As we grow our database and reference panel, we will release updates to your cat’s original breed analysis report at no cost to you. In essence, your digital report is a “living document” that continues to reflect information with greater accuracy over time. For example, your first report may reveal that your cat shares genomic similarity predominantly with the western cat breed group, and that your cat’s genome is 32.51% similar to the Abyssinian breed within this group. However, an updated report may reflect a different percentage of Abyssinian or domestic polycat because brand new purebred and mixed-breed cat DNA samples were added to our database that weren’t in it when your cat was first tested. Basepaws continues to analyze your cat’s DNA sample against these changing data points so that you receive the most up-to-date information about the similarity of your cat’s genome to those of the different breeds in our report.
It’s an Affordable Tool for Safeguarding Your Cat’s Health
The Basepaws DNA test also identifies 64 feline genetic health markers that are associated with 43 genetic disorders, two additional genetic health markers associated with hypertrophic cardiomyopathy (HCM) to let you know if your cat may be at a higher risk for the disease. These results help you gain a clearer picture of your cat’s current state of health, as well as provide a roadmap that will support you to effectively manage their long-term health and wellness. We also screen for 25 genetic traits represented by 50 genetic markers! The new traits section of the Basepaws digital report presents a summary of some of the genes and mutations that are responsible for a cat's unique physical appearance. It also includes results for a non-aesthetic trait that is important to a cat’s health: the likelihood of resistance to the Feline Immunodeficiency Virus (FIV).
For more details, you can review the complete list of feline genetic disorders currently included in the health markers section of a Basepaws report.
A genetic marker is a DNA sequence with a known physical location on a chromosome that can help link an inherited disorder with a gene. Genetic disorders are conditions that are caused by one or more genetic mutations—these conditions may be present at birth or arise later in life.
Figure 2. Inheritance patterns of genetic diseases.
In the ‘Health Markers’ section of the DNA report that you will receive, Basepaws offers four health marker status designations: (1) Clear* – cat is negative for the disease-associated marker tested; (2) Carrier – cat has one copy of an autosomal recessive disease-associated marker (this should only be a concern if you plan to breed your cat); (3) At Risk, and (4) At High Risk – these latter two designations can mean that your cat has tested positive for a dominant allelic mutation or has two copies of a recessive allelic mutation. If you receive one of these two result designations, you should contact your veterinarian.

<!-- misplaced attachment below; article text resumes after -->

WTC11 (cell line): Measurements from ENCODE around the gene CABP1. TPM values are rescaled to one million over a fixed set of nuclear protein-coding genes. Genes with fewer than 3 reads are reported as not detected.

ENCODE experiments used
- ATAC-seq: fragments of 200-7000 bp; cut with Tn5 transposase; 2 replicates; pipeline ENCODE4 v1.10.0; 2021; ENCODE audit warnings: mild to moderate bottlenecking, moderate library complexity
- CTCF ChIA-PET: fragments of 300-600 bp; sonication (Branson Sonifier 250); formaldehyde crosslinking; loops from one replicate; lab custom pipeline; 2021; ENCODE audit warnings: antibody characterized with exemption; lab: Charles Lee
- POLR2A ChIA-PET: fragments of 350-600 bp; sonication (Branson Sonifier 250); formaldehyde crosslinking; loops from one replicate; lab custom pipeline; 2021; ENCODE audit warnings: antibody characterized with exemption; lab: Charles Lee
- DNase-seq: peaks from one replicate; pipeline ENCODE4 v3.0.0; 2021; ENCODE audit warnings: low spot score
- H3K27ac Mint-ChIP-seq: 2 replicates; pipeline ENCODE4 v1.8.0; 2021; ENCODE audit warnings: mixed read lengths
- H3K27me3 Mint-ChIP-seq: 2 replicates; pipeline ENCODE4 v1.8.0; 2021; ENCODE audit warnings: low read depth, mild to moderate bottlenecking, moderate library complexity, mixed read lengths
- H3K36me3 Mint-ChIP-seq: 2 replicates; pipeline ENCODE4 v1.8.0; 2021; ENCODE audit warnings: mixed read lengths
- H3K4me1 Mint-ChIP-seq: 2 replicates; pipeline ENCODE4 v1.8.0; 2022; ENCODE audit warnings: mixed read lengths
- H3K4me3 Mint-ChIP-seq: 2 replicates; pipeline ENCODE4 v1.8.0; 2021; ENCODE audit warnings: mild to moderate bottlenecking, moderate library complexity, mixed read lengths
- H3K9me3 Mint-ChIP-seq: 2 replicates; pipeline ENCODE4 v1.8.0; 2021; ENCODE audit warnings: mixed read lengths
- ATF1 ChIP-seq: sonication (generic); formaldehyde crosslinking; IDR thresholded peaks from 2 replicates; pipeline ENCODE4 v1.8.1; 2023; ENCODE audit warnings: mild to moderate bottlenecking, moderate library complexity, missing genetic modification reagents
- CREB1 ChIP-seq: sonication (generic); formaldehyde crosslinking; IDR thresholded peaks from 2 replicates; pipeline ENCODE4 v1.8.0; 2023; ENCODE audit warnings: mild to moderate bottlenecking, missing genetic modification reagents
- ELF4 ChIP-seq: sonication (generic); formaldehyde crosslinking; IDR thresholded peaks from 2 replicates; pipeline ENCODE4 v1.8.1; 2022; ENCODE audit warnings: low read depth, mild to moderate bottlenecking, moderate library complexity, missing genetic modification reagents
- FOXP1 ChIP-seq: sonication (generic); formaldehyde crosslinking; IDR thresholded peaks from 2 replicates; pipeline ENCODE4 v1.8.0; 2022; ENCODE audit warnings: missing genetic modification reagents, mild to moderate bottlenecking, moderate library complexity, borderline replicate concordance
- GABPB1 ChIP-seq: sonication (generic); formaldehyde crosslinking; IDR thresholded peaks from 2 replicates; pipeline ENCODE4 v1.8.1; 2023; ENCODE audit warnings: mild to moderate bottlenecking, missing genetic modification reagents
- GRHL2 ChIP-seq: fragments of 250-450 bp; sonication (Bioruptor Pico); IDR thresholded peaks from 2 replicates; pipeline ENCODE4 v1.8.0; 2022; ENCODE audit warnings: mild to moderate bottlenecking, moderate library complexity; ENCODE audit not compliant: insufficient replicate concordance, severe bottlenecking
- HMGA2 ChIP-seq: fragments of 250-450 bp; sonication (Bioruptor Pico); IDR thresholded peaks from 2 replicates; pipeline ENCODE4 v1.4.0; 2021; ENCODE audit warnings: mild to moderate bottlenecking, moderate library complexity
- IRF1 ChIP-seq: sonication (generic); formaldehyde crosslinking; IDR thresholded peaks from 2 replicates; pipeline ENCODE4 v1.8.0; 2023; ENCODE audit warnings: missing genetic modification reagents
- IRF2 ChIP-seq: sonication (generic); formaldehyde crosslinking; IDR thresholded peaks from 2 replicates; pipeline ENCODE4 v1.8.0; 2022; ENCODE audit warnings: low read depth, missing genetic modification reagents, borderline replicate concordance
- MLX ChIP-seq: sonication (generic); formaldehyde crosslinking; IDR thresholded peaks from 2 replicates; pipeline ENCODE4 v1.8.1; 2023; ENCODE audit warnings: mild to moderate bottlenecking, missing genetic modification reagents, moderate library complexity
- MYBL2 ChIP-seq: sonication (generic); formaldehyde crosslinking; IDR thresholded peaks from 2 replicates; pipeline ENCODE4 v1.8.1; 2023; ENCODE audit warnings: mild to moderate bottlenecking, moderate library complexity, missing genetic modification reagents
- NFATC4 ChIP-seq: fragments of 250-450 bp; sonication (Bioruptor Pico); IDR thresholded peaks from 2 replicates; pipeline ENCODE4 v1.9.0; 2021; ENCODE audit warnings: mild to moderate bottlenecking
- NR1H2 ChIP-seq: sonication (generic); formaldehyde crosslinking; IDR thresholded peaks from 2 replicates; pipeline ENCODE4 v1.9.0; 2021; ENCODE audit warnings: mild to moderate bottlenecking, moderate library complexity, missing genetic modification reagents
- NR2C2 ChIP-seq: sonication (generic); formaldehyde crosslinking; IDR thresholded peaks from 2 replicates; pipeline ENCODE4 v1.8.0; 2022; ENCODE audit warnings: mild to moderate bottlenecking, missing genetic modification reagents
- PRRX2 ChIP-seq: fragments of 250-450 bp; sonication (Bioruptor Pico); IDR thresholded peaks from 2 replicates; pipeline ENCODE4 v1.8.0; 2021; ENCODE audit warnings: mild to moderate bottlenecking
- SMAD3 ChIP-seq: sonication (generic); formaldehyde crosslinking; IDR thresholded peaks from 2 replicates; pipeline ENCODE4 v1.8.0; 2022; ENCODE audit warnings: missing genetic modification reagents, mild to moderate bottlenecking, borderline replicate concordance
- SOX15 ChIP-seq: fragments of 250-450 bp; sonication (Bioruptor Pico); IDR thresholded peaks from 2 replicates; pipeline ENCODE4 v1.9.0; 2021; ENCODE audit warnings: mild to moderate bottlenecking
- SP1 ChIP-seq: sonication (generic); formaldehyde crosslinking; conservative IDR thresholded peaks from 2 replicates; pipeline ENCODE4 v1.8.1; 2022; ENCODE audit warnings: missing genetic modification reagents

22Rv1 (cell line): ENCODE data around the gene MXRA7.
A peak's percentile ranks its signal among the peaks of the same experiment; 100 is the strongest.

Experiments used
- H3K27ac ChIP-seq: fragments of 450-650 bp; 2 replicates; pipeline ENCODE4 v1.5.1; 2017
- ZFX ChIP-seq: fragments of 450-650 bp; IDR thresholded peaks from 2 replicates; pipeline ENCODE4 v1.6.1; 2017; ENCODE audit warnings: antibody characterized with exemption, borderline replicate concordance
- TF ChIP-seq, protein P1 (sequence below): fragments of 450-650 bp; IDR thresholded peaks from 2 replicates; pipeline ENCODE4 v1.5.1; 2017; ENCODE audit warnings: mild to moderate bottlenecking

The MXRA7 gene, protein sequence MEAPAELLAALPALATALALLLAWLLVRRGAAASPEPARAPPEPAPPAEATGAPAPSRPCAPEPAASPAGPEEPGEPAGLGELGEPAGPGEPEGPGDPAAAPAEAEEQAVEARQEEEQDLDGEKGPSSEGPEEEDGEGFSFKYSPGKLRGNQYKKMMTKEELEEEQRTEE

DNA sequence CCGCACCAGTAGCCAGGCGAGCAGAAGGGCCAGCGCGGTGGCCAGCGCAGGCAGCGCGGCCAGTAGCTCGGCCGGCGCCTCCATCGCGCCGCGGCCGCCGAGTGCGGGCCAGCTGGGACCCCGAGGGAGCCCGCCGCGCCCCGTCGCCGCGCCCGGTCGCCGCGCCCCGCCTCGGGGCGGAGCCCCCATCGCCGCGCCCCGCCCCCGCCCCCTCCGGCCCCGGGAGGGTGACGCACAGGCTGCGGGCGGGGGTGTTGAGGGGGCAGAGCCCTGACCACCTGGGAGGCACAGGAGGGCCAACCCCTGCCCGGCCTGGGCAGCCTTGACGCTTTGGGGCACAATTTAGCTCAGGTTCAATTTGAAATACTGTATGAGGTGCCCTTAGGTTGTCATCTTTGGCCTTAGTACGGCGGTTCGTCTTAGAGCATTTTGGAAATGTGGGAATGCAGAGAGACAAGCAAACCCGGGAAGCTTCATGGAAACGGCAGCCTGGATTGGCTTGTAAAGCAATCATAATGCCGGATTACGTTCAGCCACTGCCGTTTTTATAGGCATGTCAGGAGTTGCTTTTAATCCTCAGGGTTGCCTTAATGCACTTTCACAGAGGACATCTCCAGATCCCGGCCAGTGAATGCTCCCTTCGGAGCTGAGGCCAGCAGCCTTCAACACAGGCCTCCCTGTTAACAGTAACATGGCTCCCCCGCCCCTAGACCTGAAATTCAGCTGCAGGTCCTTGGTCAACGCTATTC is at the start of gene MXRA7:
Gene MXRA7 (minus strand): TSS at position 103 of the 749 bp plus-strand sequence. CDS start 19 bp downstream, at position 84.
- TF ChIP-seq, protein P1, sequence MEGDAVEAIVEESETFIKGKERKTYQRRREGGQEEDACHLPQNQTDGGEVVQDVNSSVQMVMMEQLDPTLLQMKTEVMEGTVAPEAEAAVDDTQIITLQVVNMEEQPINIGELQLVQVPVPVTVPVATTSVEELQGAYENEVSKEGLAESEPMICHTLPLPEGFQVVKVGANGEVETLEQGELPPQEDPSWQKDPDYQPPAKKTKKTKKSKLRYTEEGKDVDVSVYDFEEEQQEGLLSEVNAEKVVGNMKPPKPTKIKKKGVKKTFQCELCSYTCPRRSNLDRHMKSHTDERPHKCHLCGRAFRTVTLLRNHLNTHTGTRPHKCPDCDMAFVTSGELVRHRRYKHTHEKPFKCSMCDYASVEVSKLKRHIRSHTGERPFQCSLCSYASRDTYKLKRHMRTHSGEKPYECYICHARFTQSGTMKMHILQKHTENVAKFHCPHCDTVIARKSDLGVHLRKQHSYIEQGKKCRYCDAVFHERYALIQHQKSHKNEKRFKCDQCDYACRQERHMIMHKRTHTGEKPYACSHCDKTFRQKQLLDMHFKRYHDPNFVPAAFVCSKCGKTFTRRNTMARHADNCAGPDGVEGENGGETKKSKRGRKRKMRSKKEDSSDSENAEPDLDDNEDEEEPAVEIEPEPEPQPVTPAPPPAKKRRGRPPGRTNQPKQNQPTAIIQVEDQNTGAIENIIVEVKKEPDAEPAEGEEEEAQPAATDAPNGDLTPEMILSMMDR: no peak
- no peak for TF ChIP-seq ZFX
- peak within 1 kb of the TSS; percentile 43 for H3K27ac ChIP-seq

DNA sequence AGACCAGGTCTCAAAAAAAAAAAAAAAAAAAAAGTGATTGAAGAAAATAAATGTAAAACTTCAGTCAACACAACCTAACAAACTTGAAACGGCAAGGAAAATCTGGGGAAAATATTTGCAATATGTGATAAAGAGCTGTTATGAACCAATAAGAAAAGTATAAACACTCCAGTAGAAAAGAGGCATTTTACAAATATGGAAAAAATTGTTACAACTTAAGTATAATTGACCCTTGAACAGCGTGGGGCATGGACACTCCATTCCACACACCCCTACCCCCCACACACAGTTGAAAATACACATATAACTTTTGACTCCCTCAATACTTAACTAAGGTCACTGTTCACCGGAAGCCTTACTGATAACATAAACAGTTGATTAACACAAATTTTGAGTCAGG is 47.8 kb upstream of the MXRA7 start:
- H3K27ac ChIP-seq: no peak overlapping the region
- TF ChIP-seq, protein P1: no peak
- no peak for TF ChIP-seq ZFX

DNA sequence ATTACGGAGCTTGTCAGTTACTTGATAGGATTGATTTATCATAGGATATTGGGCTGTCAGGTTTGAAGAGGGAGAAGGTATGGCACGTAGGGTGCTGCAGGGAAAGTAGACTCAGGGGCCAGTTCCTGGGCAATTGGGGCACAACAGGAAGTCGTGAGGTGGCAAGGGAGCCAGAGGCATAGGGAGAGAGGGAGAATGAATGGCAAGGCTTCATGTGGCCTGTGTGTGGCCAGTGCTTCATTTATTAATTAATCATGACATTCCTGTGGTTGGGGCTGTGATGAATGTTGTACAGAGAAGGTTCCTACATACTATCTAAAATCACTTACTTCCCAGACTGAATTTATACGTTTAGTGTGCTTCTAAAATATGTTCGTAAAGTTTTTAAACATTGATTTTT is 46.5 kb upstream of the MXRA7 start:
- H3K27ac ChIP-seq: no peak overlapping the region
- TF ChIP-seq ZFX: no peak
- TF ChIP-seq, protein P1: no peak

*NOTE: a ‘Clear’ result does not mean that a cat is guaranteed to not develop the disease. It simply means that the cat is negative for the mutation tested. There may be environmental factors and/or other not yet known genetic mutations that could contribute to the potential development of the disease.
It’s Information to Help You Help Your Cat
Basepaws aims to improve the lives of cats around the world by understanding, genetically, what makes each cat unique. In addition to lending insight into your cat’s genetic similarity to the breeds in our reference panel, the Basepaws at-home cat DNA test is a digital health screening tool that puts you in charge of proactive healthcare for your cat. With genetic health marker status designations at your fingertips, the risk levels associated with current and/or potential diseases in your cat are identified earlier. Early detection allows you to collaborate with your veterinarian on a personalized care plan that helps to minimize stressful and costly emergency vet visits because you are prepared with detailed information about your cat’s health.
It’s always important to remember that the results that you receive in a Basepaws report are meant to augment—but not replace—a veterinarian’s evaluation and clinical diagnosis of your cat. Read our latest sample cat DNA test report to gain a better understanding of the information that we share with pet parents like you.
Just sign up, swab, and send!
We hope that this post has provided insight into some of the benefits of and interesting science behind feline genetics research here at Basepaws, and that you are inspired to explore the range of our at-home cat health test offerings that can help you support your cat’s optimal health and wellbeing. Remember, it’s so easy—all that is required is that you sign up, swab, and send!